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Briefings & Documents Menu / Anti-war Briefings Menu / Briefing 102

 

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Threatening Tehran: Blaming Iran For US Failure In Iraq

JNV Anti-War Briefing 102
8 February 2007

 

FROM IRAQ, DOWNHILL TO IRAN

Former US National Security Adviser Zbigniew Brzezinski:

'If the US stays bogged down in Iraq, the final destination on this downhill track is likely to be head-on conflict with Iran and with the broader world of Islam. A plausible scenario for a military collision with Iran involves Iraqi failure to meet US benchmarks [in other words, US failure in Iraq]; followed by US accusations of Iranian responsibility for the failure; then by some provocation in Iraq or a terrorist act in the US blamed on Iran. This could culminate in "defensive" US military action against Iran that plunges a lonely America into a deepening quagmire eventually encompassing Iraq, Iran, Afghanistan and Pakistan.' (Financial Times, 2 Feb. 2007, p. 15)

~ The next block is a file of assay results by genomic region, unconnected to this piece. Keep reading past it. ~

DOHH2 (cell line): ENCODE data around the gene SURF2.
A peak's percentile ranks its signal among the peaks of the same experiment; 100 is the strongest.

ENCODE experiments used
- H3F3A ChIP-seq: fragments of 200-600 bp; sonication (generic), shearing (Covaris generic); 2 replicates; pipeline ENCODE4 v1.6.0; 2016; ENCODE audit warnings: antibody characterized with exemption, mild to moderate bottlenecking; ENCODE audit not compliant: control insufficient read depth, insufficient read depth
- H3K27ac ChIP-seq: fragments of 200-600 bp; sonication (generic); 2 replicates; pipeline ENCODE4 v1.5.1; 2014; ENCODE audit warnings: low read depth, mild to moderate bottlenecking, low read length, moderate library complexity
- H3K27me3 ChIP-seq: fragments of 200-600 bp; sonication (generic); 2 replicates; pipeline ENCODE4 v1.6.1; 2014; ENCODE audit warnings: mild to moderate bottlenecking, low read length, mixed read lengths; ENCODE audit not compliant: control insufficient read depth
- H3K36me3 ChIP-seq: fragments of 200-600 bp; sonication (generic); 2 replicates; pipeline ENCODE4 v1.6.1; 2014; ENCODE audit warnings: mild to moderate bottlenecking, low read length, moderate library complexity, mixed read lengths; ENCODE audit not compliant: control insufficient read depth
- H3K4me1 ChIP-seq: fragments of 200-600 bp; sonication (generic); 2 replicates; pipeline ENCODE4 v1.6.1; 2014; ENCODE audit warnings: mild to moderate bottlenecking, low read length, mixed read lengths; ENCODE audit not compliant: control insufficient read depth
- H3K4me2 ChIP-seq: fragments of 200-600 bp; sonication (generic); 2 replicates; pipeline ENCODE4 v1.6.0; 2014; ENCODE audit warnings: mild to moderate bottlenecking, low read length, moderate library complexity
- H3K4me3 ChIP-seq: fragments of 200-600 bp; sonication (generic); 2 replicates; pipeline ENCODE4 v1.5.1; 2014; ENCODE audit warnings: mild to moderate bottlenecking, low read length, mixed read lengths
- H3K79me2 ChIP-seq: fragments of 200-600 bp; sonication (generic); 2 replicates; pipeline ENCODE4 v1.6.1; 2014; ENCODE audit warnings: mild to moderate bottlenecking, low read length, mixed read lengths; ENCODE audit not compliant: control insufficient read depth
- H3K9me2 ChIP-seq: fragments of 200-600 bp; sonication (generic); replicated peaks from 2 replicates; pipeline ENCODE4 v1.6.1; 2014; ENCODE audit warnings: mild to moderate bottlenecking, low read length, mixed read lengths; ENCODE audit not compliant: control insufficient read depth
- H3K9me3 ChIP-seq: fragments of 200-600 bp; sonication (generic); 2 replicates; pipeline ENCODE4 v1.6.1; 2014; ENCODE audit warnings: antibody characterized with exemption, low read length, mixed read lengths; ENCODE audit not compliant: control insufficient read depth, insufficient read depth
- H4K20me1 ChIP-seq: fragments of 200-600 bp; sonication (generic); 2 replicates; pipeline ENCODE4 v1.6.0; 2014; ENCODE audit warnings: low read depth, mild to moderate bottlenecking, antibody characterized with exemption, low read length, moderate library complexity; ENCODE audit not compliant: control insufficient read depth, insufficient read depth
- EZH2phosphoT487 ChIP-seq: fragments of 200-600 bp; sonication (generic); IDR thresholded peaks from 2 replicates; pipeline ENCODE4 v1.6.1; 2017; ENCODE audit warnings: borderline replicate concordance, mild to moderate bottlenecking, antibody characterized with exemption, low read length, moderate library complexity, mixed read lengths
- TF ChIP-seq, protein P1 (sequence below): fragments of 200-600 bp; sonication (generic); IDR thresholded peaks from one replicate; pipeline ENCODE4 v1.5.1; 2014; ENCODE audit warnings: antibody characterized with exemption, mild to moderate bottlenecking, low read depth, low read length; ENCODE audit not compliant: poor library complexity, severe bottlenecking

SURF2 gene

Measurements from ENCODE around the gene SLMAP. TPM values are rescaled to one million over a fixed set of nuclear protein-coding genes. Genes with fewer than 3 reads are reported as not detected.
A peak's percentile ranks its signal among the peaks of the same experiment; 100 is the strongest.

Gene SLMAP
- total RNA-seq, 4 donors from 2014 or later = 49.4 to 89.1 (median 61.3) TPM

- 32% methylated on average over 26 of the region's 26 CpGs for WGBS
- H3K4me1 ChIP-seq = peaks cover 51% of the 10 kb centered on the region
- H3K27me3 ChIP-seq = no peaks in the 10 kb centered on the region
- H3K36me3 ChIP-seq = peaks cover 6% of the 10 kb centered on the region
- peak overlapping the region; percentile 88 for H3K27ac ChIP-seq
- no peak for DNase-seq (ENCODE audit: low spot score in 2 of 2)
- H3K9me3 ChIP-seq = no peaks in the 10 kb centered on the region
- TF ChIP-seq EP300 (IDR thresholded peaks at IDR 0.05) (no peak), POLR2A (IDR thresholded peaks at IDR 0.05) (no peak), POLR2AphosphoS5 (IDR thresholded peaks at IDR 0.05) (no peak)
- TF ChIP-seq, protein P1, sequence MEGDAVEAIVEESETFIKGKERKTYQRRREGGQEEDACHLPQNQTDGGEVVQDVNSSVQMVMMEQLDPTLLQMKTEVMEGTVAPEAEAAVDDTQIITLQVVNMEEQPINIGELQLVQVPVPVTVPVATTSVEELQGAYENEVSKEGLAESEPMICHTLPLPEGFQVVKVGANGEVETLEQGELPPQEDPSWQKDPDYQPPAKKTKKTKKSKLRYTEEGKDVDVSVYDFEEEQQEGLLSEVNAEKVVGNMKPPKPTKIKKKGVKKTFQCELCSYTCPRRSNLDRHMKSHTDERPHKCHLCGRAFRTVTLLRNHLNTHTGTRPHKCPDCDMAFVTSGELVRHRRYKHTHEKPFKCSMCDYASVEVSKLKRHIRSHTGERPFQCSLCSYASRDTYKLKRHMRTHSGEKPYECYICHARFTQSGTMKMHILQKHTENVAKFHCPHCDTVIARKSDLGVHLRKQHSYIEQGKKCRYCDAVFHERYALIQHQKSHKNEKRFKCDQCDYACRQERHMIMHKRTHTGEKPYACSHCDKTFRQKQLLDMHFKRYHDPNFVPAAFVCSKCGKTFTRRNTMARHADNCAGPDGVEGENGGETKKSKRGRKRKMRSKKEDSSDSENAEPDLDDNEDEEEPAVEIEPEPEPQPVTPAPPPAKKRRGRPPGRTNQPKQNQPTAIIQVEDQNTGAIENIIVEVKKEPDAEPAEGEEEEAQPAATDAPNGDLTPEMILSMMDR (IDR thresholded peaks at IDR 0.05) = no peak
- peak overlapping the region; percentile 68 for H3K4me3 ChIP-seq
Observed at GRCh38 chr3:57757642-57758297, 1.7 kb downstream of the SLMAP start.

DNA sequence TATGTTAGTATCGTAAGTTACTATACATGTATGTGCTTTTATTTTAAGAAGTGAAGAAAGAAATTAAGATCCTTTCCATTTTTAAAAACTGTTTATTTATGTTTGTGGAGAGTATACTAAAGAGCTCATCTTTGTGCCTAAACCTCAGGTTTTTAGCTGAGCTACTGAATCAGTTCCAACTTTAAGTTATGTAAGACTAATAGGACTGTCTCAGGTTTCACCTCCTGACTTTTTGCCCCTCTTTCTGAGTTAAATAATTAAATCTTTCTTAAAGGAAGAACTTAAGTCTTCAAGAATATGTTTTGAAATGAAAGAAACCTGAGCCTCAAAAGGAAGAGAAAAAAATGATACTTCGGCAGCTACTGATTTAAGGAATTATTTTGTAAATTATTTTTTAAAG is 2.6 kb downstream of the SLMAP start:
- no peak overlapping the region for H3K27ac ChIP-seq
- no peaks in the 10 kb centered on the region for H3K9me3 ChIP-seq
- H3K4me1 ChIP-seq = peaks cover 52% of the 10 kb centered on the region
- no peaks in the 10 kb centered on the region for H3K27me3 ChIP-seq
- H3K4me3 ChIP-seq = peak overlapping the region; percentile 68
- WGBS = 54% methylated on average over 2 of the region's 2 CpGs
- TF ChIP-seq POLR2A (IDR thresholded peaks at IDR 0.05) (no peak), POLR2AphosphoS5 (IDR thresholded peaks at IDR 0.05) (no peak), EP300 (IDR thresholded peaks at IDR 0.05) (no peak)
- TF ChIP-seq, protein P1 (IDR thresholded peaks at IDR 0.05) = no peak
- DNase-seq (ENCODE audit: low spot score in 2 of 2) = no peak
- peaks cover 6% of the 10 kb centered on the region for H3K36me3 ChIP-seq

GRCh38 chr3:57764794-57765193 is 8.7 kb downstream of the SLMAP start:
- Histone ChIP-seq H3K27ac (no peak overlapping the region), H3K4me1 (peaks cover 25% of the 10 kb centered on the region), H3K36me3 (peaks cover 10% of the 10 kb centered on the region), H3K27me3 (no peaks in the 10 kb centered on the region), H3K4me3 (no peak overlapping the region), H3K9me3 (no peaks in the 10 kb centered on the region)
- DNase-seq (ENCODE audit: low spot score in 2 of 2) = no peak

It is not clear what Brzezinski means by 'some provocation in Iraq', but recent US actions and public statements have been sharply provocative.


SEIZING IRANIANS

'A number of Iranians were arrested in the Iraqi capital on 21 December [2006], when US forces raided a compound belonging to Abdul Aziz Hakim, leader of a powerful pro-Iranian Shia party... Officials told Newsnight the arrests produced highly important intelligence, but no "smoking gun" about weapons supplies or attacks on coalition forces. They said that the arrested men were in Iraq to hold high-level meeting with representatives of several Iraqi Shia factions.'